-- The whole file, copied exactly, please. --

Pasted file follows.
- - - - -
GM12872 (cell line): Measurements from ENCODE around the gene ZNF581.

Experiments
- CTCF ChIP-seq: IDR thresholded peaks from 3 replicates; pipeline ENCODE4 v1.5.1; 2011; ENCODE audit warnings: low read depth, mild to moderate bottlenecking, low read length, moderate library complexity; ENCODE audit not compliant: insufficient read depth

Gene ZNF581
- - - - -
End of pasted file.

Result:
GM12872 (cell line): Measurements from ENCODE around the gene ZNF581.

Experiments
- CTCF ChIP-seq: IDR thresholded peaks from 3 replicates; pipeline ENCODE4 v1.5.1; 2011; ENCODE audit warnings: low read depth, mild to moderate bottlenecking, low read length, moderate library complexity; ENCODE audit not compliant: insufficient read depth

Gene ZNF581